Tuesday, July 30, 2002

Long before I got here, I had a love-hate relationship with California. When I was in college in the mid-1970s, mocking its eccentricities was one of my classic comedy routines; I came up with an elaborate rationale as to why Californians should not be allowed to vote in US elections. (Something about tectonic plates and the madness of any place that would successively elect Ronald Reagan and Jerry Brown.)

Yet California had its appeal. Even in my childhood, many of my favorite writers had strong Bay Area connections: Jack London, Kathleen Norris (the novelist, not the author of The Cloister Walk), Mark Twain, Robert Frost. (I know everyone thinks of him as a good New England poet, but he was born and raised in SF.) Later I came to love the work of Ursula LeGuin, Lawrence Ferlinghetti, John L’Heureux, Larry McMurtry, Ken Kesey, and Peter Beagle. (The latter three were all writing students in the Stanford graduate program in 1960-1961 — an almost unimaginable concentration of disparate talents.

By chance or destiny, I spent most of my single life dating expatriate Californians, though I married a man from Long Island. (An aberration.) Still, I kept making friends with people in the Bay Area. When after a decade and a half the marriage ended, I took a year or so to pull myself together, and I moved out here with a suitcase, a laptop, and a cat.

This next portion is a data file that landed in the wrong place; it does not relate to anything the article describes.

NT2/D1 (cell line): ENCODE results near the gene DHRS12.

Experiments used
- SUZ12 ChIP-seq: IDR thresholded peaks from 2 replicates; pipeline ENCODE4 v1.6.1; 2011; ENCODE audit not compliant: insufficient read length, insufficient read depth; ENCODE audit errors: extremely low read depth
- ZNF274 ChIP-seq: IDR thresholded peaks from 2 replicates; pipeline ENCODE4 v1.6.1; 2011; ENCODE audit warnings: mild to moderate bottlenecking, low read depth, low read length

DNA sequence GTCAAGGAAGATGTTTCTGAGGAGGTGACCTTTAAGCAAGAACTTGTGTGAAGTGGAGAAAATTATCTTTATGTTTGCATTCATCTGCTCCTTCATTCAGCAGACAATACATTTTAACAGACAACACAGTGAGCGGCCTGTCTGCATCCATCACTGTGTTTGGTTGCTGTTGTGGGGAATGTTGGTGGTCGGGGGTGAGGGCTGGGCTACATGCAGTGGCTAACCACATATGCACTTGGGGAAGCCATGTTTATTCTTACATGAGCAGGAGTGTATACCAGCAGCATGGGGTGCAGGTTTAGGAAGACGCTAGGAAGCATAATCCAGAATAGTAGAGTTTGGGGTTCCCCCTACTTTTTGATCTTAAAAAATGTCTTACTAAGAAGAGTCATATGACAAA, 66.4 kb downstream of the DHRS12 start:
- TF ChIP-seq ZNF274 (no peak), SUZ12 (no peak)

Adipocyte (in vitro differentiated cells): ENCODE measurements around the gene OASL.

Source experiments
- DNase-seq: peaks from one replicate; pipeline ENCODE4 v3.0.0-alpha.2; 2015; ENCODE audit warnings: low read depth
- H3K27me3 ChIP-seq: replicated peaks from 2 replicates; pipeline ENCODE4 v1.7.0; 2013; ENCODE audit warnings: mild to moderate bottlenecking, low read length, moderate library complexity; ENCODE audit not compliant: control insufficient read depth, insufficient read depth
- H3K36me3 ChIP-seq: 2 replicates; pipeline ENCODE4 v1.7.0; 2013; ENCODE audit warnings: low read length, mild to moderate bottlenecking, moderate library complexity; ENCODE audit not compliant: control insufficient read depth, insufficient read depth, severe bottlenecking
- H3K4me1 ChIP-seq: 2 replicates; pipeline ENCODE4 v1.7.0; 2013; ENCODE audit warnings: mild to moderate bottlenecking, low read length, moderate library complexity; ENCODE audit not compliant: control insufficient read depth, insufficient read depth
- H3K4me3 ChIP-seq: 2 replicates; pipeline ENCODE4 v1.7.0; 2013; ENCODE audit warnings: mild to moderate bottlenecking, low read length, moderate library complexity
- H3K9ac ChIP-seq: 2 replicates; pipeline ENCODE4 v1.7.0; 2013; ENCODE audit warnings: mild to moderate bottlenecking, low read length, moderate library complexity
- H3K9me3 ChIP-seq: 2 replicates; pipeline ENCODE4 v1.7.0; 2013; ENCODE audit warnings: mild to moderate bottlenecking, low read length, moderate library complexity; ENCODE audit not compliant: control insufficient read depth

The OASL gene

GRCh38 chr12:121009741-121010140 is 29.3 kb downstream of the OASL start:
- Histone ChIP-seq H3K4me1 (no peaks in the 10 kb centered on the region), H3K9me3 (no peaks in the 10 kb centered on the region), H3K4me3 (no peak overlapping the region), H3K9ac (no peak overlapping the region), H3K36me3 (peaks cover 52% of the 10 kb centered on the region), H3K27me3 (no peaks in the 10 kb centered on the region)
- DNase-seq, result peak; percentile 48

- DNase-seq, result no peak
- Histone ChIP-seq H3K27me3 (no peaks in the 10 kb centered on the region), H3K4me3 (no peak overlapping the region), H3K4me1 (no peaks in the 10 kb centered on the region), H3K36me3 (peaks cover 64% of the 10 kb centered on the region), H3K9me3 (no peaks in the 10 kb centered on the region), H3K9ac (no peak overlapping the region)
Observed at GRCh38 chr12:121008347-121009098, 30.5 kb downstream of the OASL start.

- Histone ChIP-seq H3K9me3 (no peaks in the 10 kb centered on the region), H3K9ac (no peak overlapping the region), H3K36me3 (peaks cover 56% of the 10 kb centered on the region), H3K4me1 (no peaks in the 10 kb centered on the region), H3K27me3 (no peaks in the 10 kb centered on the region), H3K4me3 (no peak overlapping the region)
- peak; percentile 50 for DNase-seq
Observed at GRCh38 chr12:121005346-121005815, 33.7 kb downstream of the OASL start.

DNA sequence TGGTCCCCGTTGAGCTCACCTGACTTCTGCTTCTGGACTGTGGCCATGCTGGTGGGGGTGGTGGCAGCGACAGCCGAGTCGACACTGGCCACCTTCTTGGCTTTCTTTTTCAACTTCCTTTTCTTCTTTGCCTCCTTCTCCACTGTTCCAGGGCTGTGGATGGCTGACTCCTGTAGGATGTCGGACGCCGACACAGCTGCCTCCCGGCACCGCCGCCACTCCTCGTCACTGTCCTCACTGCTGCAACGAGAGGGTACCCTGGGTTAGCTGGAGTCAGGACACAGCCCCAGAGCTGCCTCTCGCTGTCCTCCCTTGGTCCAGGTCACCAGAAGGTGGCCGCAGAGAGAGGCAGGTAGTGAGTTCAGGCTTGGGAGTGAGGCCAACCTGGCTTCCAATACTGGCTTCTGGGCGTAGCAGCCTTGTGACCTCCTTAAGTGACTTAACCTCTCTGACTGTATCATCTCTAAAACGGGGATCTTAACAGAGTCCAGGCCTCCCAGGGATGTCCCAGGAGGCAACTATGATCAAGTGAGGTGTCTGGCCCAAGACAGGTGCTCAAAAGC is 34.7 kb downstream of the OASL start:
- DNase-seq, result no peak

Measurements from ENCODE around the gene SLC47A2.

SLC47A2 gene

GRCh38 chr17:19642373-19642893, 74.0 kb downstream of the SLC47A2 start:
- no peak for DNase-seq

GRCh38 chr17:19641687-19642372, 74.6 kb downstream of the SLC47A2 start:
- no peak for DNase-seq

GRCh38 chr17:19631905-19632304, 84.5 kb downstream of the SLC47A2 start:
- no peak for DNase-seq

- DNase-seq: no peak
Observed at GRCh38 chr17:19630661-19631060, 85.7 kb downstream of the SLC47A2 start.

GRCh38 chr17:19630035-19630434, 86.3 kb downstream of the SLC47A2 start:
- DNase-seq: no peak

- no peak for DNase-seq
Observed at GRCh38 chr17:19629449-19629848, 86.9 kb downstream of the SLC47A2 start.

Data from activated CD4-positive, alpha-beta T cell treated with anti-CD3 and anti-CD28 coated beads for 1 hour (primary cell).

So here I am: working at a dot-com, living with three refugees from the western edge of the Confederacy, and watching life in Silicon Valley with a certain bemusement. This blog is home to my observations on the natural and cultural history of California. At least, that's my excuse for writing it. In fact it will serve as a convenient forum for whatever I have to say about God, art, life, death, sex, writing, dreams, and cooking. Plus the adventure of actually trying to live with three other people — an incredibly complicated process, I assure you, especially for an introvert whose chief desire has always been just to be left alone.

I'm also hoping to cure a five-year, near-fatal case of writer's block. I write for a living, but that's somehow not the same. If I can keep this blog lively and honest and down-to-earth, I'll have made some strides. (Also keep it *going* — that is the crux, after all.) It helps to have a framework: a specific topic to write about, one that demands a variety of styles and approaches, one that offers concrete details, and one that isn't just an artistic form of self-disembowelment. The temptation for writers is often to live inside their heads — as dangerous a practice as sticking their heads in the sand.

I may not always have my feet on the ground, but I try to keep my toes in the mud. It feels so good. And in this blog, I intend to keep my shoes off.